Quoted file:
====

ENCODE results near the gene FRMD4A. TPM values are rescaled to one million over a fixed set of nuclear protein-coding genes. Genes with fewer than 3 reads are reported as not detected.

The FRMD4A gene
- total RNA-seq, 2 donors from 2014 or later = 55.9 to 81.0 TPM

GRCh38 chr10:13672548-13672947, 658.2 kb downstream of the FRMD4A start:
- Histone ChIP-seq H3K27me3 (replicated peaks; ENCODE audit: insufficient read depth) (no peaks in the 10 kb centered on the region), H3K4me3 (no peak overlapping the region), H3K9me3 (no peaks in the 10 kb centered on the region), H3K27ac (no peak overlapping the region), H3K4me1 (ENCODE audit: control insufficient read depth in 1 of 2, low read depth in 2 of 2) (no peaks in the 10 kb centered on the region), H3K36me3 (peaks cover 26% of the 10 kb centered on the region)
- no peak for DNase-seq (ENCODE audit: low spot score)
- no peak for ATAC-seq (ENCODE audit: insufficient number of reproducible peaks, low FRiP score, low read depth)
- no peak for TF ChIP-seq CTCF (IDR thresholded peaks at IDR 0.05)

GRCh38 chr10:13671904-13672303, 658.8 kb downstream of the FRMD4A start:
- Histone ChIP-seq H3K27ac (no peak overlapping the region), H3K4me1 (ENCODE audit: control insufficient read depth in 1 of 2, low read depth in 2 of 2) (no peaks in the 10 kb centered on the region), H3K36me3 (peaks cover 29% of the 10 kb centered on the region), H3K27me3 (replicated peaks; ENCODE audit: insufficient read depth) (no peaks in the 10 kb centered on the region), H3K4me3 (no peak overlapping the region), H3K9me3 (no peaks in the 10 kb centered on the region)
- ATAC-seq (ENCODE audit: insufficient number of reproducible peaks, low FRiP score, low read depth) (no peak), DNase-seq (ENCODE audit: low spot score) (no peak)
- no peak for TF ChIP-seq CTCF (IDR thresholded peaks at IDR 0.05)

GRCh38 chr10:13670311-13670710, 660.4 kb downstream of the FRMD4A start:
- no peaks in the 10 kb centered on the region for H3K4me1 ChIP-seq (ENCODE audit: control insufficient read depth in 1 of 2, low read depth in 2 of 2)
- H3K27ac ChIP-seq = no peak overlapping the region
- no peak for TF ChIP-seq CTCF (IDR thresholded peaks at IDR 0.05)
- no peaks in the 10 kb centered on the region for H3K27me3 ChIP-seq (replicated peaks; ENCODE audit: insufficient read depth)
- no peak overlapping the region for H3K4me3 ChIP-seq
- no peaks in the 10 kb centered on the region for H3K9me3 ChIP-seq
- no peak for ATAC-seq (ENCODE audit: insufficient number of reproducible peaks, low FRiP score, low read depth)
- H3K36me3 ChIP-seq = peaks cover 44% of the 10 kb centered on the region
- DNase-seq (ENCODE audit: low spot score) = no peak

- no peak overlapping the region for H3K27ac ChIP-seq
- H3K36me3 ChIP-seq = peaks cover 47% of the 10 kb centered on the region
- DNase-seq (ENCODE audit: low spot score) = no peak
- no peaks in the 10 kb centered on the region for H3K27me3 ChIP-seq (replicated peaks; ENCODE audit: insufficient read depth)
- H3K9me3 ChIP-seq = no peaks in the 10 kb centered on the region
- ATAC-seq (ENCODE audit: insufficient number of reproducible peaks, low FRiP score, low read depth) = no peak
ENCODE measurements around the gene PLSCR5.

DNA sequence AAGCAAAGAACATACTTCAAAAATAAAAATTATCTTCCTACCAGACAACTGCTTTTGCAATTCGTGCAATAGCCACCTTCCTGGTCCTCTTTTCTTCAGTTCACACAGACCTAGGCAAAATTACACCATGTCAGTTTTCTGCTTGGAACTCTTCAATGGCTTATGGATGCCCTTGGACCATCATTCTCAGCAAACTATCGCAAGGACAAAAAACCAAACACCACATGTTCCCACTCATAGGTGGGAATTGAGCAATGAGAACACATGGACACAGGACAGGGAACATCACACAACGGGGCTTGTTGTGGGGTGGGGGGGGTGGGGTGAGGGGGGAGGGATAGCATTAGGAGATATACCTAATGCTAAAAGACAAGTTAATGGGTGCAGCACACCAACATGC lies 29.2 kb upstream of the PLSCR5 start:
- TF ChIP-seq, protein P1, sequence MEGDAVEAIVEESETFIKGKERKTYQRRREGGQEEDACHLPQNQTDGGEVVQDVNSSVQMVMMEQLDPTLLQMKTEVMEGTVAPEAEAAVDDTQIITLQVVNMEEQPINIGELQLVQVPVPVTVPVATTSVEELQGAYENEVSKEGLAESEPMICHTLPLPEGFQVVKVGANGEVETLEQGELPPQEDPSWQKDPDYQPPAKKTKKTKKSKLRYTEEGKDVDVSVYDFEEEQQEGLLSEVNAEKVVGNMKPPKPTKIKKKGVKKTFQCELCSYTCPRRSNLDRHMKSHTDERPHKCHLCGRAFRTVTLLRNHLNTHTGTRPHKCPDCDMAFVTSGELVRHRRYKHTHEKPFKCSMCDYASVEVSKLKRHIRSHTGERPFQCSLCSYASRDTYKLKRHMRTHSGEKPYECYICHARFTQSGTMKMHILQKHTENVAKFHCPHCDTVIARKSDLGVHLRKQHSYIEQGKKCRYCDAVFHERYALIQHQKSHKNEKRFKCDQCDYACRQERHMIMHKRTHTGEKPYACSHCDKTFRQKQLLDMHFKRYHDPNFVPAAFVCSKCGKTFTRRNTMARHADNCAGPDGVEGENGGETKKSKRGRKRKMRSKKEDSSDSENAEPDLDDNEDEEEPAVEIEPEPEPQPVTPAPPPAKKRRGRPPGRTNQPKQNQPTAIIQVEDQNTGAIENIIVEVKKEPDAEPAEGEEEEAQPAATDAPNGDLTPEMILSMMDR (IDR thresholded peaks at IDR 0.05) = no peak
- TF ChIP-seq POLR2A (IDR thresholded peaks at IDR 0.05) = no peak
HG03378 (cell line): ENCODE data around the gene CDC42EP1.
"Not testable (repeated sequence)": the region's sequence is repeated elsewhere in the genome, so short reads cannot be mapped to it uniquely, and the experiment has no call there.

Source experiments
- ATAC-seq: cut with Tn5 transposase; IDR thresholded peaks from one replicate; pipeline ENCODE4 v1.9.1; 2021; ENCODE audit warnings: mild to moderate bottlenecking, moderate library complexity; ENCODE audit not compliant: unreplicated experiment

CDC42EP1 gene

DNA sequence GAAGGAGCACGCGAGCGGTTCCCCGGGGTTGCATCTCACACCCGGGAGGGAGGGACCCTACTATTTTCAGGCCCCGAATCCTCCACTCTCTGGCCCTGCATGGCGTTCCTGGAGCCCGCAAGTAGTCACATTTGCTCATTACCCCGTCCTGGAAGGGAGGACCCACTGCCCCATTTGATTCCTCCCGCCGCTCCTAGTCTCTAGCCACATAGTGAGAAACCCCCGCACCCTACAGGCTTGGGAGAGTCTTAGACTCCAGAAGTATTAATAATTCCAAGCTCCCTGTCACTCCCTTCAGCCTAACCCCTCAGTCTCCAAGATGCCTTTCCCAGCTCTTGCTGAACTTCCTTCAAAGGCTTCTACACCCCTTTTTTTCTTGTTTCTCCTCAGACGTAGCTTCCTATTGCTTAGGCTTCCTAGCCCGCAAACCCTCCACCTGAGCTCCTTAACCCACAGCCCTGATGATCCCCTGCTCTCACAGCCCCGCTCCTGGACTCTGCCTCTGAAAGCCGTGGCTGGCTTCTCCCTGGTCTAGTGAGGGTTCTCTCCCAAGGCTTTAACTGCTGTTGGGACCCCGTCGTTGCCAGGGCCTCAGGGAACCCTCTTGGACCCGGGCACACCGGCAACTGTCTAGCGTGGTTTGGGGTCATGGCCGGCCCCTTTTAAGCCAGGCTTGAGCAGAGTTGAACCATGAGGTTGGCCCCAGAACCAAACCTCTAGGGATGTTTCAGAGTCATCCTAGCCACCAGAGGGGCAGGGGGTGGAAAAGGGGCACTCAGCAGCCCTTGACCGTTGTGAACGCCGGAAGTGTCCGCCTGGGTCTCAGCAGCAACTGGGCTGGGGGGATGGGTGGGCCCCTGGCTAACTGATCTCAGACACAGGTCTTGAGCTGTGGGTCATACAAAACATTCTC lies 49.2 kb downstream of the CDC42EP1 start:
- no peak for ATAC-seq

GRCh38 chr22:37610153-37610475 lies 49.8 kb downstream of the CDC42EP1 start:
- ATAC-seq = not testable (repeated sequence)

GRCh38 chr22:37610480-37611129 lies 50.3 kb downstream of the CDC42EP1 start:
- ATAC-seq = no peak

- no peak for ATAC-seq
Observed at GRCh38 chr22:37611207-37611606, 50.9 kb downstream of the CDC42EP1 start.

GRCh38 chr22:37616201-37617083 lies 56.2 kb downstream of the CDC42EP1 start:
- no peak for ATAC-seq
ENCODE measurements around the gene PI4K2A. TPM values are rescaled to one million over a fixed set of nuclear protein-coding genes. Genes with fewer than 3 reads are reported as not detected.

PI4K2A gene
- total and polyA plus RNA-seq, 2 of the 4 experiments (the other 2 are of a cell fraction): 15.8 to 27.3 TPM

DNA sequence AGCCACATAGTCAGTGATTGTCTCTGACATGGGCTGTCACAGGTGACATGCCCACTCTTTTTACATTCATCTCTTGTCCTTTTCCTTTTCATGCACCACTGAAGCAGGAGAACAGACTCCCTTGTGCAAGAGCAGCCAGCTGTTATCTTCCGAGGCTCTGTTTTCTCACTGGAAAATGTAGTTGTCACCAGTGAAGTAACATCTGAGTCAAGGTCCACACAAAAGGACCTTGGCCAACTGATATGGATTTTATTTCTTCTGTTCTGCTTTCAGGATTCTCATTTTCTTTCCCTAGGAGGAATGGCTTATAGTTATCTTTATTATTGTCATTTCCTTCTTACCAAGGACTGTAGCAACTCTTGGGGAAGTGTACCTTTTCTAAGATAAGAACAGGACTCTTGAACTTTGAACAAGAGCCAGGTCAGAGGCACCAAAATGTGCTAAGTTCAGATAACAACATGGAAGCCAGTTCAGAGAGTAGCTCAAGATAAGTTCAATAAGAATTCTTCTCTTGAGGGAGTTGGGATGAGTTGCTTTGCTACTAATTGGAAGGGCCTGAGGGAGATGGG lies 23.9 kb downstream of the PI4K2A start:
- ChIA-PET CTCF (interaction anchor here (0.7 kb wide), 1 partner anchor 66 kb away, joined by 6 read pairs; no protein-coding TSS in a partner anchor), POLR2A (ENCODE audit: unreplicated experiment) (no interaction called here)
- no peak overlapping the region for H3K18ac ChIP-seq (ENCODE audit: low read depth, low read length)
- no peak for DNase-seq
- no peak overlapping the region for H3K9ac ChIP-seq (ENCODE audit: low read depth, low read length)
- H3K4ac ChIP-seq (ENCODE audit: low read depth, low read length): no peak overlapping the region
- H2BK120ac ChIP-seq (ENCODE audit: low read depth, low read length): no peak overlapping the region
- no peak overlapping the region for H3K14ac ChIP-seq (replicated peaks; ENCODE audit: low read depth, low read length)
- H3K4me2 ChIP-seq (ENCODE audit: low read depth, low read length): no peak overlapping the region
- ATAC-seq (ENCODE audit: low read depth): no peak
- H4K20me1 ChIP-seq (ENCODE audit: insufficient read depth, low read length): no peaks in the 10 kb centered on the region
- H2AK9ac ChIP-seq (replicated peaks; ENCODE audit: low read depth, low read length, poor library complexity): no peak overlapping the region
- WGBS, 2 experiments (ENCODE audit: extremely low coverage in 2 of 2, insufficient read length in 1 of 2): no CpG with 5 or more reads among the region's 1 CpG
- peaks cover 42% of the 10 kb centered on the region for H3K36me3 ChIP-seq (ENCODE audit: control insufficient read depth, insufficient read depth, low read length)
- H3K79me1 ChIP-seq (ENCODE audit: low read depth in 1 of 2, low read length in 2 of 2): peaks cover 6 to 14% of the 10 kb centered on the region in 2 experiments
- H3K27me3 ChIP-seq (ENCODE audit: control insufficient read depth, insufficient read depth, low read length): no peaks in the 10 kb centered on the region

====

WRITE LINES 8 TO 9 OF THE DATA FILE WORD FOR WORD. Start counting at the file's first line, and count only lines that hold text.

- no peak for TF ChIP-seq CTCF (IDR thresholded peaks at IDR 0.05)

GRCh38 chr10:13671904-13672303, 658.8 kb downstream of the FRMD4A start: